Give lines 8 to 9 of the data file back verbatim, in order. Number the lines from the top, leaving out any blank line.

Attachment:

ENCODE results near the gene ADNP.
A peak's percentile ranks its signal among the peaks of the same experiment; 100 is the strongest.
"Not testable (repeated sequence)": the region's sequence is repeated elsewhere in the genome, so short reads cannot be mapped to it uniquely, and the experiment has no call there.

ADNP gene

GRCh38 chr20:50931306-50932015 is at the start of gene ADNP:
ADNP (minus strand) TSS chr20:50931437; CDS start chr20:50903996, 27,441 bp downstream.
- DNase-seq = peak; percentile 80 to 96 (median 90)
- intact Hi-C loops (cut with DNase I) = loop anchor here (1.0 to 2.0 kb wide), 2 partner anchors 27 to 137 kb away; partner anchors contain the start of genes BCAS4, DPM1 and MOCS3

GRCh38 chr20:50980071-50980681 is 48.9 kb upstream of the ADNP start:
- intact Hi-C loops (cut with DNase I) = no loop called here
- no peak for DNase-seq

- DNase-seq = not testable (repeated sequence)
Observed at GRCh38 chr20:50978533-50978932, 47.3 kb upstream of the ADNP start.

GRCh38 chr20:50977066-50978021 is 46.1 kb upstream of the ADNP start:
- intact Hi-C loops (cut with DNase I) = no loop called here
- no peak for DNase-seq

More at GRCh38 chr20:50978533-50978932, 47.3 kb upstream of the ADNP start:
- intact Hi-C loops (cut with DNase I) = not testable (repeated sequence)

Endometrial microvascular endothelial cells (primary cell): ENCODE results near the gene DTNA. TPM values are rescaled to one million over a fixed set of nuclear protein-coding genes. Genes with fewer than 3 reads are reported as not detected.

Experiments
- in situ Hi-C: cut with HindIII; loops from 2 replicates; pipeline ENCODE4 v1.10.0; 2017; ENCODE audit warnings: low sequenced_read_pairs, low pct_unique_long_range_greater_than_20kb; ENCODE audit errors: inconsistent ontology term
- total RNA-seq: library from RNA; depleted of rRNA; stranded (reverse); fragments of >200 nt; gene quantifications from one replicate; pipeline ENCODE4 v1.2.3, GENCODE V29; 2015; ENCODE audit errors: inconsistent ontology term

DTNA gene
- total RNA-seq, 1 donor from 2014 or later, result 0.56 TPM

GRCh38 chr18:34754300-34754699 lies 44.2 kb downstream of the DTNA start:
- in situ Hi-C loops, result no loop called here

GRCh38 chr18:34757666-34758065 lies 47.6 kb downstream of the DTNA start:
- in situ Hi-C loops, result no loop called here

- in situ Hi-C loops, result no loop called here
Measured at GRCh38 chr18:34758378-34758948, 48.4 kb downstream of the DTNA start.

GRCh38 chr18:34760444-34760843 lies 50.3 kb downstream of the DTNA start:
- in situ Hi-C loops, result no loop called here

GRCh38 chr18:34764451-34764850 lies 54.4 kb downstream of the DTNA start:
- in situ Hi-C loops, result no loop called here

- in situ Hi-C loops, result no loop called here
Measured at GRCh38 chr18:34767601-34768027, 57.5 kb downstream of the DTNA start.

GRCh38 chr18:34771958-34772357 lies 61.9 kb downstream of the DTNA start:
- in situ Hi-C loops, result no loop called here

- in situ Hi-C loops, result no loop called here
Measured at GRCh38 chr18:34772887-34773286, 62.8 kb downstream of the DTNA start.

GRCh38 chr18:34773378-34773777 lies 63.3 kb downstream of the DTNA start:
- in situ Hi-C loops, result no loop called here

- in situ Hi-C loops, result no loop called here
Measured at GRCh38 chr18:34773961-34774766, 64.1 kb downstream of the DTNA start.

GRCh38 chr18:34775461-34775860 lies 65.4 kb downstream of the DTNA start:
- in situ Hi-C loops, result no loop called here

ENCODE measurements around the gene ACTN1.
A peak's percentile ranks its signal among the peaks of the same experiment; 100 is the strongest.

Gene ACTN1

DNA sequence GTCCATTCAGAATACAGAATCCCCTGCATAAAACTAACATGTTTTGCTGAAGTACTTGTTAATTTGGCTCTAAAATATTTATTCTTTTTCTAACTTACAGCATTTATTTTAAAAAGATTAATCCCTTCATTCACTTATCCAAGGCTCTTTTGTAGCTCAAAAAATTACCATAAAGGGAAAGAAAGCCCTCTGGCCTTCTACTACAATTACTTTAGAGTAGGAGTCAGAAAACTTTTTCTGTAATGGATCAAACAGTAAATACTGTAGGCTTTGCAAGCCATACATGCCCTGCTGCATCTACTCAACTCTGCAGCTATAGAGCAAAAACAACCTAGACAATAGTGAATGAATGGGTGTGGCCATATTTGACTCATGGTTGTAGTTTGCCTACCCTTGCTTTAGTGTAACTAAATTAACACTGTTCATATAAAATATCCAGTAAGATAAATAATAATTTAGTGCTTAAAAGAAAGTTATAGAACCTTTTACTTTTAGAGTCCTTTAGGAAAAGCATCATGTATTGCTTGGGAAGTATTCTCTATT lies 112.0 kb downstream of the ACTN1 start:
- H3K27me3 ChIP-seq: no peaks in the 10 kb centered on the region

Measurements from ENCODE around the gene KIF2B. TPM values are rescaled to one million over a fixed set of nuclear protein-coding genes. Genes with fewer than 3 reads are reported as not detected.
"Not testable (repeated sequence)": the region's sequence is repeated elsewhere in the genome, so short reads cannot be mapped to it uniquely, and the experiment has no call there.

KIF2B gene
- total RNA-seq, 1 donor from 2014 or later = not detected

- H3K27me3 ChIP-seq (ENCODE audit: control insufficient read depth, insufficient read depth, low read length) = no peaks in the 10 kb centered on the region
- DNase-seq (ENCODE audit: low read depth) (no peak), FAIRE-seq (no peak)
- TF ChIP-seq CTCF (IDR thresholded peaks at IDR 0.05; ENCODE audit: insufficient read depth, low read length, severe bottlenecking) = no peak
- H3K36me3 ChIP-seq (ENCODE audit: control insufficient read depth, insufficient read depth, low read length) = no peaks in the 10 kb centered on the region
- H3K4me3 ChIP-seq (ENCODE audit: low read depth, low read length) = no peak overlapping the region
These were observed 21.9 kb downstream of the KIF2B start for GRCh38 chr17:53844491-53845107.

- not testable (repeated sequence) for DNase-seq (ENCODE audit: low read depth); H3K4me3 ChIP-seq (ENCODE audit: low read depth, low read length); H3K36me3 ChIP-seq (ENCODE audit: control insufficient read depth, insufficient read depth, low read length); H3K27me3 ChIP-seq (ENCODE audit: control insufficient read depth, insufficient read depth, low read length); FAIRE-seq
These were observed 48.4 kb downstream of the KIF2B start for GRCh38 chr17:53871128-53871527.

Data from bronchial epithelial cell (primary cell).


- intact Hi-C loops (cut with DNase I) = loop anchor here (1.0 to 2.0 kb wide), 2 partner anchors 27 to 137 kb away; partner anchors contain the start of genes BCAS4, DPM1 and MOCS3

GRCh38 chr20:50980071-50980681 is 48.9 kb upstream of the ADNP start: